‘Abacus: Small Enough to Jail’: Film Review | TIFF 2016

This Toronto premiere from ‘Hoop Dreams’ director Steve James chronicles the case against the only U.S. bank prosecuted for mortgage fraud after the 2008 crash.

Finally! A film that stands up for those poor bankers. Well, kind of. Abacus: Small Enough to Jail is the latest socially conscious documentary from director Steve James, who made his name with the Oscar-nominated basketball saga Hoop Dreams in 1994. The background context this time is another American minority group, New York City’s Chinese community, though the focus is more low-key and domestic than some of the filmmaker’s previous campaigning underclass stories.
The film’s title is a sardonic twist on the “too big to fail” Wall Street giants, who escaped the market meltdown of 2008 unscathed with multi-billion-dollar tax bailouts. Meanwhile, the small family-run Abacus Federal Savings Bank became the only U.S. bank to be prosecuted for mortgage fraud. Launched at TIFF this week, Abacus: Small Enough to Jail is a modestly gripping real-life legal thriller with an appealing Chinese-American twist. Further festival bookings should follow, but the small screen is its natural home. A TV premiere on the PBS Frontline documentary slot is scheduled for 2017.
Based in New York’s Chinatown, Abacus was founded in 1984 by Shanghai-born Thomas Sung and his partners. A lawyer by training, Sung became a pillar of the local community, arranging mortgages and loans for the bank’s heavily Chinese clientele. Now 80, he remains a neat and dapper figurehead at the bank, working alongside three of his four grown-up daughters. James is keen to draw parallels between Sung and James Stewart’s small-town banker hero in It’s a Wonderful Life, although Abacus is not quite that kind of folksy family business, with six branches in three states.
In 2010, the managers at Abacus alerted the authorities after spotting irregularities on their mortgage books. Most of the glitches were traced to a single employee, Ken Yu, who was taking bribes and falsely inflating customer income claims. In 2012, the New York District Attorney’s Office responded by indicted the bank and 19 employees, branding Abacus “a criminal conspiracy fueled by greed.” Sung and his daughters were suddenly plunged into a nightmarish court battle that consumed five years and $10 million. With bitter irony, Yu himself was the prosecution’s star witness.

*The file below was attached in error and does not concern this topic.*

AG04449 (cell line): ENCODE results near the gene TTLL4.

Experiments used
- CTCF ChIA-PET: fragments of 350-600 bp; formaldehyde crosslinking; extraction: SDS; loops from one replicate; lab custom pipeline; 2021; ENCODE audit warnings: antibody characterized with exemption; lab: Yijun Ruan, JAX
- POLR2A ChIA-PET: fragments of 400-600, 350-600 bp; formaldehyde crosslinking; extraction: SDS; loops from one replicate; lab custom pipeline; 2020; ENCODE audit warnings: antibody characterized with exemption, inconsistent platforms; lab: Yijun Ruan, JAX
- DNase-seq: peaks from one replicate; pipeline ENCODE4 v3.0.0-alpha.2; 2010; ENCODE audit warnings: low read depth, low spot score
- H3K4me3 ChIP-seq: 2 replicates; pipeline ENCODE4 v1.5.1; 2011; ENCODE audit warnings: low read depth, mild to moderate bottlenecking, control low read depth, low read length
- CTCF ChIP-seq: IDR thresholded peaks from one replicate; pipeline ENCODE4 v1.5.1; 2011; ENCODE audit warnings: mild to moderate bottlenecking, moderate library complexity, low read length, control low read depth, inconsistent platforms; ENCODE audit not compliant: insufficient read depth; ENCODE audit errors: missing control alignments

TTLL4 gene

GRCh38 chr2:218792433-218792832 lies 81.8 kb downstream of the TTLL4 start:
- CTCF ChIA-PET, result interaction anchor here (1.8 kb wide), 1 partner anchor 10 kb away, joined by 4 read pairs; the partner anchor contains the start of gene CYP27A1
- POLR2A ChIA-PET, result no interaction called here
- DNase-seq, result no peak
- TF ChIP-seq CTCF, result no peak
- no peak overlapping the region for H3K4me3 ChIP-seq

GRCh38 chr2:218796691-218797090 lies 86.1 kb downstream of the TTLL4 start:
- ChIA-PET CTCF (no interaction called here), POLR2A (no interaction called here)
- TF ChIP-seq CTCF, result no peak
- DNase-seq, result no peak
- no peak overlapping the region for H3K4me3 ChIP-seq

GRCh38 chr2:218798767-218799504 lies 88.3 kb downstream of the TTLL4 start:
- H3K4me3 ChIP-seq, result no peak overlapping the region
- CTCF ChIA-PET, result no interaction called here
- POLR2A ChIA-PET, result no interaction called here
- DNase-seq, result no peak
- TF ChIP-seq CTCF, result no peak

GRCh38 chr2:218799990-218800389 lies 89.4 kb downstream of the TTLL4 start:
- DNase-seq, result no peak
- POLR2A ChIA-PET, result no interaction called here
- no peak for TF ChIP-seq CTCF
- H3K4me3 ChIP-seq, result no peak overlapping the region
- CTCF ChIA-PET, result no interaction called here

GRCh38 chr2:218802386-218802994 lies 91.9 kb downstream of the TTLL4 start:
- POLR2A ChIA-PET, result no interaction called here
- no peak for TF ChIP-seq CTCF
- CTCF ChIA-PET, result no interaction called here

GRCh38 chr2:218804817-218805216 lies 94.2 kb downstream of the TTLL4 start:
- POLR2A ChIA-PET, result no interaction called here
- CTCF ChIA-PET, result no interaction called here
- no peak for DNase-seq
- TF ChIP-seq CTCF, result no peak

Embedded with the Sung family as the trial unfolds, James works hard to bring out the story’s specifically Chinese-American texture. There are illuminating insights into Chinatown with its local economy of cash-only deals and informal private loans. Cultural angst about “losing face” comes into play when Abacus employees are arrested, handcuffed and paraded in chains, a humiliating and heavy-handed stunt.
Televisual in scale and in feel, Abacus: Small Enough to Jail does not have quite the stirring dramatic impact that James may have initially intended. Audiences will naturally empathize with the underdogs in this David-vs-Goliath story, so there is little sense of moral ambiguity or burning injustice to keep us hooked. Whether bickering over dim sum or choking back tears over their latest legal setback, the Sung dynasty are pretty hard to dislike, sharing a classic second-generation immigrant credo of hard work and strong family values. The director’s personal sympathies are certainly never in doubt.
To his credit, James interviews witnesses for both defense and prosecution, including New York District Attorney Cyrus Vance Jr. He also talks to financial experts who question why Abacus is effectively being scapegoated for the banking equivalent of jaywalking. Some accuse the DA’s office of racial bias, but the evidence does not really stand up. It appears more likely that the Sung family were singled out because they were an easy target rather than for their ethnic origins. A minor but touchingly human subplot to the financial crash, Abacus: Small Enough to Jail is both an affirmation and an indictment of the American Dream.
Venue: Toronto International Film Festival (TIFF Docs)
Production companies: Mitten Media, Motto Pictures, Kartemquin Films, Frontline, ITVS, Blue Ice Docs
Director: Steve James
Producers: Mark Mitten, Julie Goldman
Executive producers: Gordon Quinn, Christopher Clements, Betsy Steinberg, Justine Nagan, Raney Aronson, Sally Jo Fifer
Cinematography: Tom Bergmann
Editors: John Farbrother, David E. Simpson
Music: Joshua Abrams
Sales: Cinetic Media

Not rated, 90 minutes